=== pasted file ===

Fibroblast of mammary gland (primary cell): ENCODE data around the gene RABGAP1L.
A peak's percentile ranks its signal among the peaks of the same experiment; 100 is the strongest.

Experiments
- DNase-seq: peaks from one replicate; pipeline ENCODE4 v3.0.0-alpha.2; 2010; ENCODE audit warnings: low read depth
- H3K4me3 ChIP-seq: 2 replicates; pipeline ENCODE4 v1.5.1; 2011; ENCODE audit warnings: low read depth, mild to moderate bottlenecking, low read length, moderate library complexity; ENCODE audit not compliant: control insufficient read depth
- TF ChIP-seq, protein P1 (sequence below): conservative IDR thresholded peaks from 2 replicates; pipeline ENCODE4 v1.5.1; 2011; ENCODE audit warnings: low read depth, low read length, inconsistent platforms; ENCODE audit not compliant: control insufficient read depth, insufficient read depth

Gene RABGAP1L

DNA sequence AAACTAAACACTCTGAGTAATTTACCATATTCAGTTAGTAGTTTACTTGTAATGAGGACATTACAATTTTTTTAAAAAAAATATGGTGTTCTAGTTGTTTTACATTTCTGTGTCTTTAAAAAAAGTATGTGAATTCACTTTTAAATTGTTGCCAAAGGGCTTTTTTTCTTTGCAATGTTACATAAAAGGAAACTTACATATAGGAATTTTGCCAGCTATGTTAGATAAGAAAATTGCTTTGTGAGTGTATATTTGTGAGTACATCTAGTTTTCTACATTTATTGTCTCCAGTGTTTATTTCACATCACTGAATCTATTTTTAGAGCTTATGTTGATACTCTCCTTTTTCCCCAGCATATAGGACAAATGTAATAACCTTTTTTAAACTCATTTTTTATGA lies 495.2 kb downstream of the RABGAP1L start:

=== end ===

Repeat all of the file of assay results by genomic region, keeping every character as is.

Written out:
Fibroblast of mammary gland (primary cell): ENCODE data around the gene RABGAP1L.
A peak's percentile ranks its signal among the peaks of the same experiment; 100 is the strongest.

Experiments
- DNase-seq: peaks from one replicate; pipeline ENCODE4 v3.0.0-alpha.2; 2010; ENCODE audit warnings: low read depth
- H3K4me3 ChIP-seq: 2 replicates; pipeline ENCODE4 v1.5.1; 2011; ENCODE audit warnings: low read depth, mild to moderate bottlenecking, low read length, moderate library complexity; ENCODE audit not compliant: control insufficient read depth
- TF ChIP-seq, protein P1 (sequence below): conservative IDR thresholded peaks from 2 replicates; pipeline ENCODE4 v1.5.1; 2011; ENCODE audit warnings: low read depth, low read length, inconsistent platforms; ENCODE audit not compliant: control insufficient read depth, insufficient read depth

Gene RABGAP1L

DNA sequence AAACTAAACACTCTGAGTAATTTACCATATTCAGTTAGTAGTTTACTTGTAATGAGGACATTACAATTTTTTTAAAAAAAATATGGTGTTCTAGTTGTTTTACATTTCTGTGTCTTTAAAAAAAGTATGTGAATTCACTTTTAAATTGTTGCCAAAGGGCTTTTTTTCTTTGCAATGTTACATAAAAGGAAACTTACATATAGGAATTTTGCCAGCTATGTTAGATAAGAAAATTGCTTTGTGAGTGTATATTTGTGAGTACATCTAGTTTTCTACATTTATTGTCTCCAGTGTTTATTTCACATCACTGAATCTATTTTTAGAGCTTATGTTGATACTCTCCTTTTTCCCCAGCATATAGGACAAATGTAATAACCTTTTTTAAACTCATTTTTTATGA lies 495.2 kb downstream of the RABGAP1L start: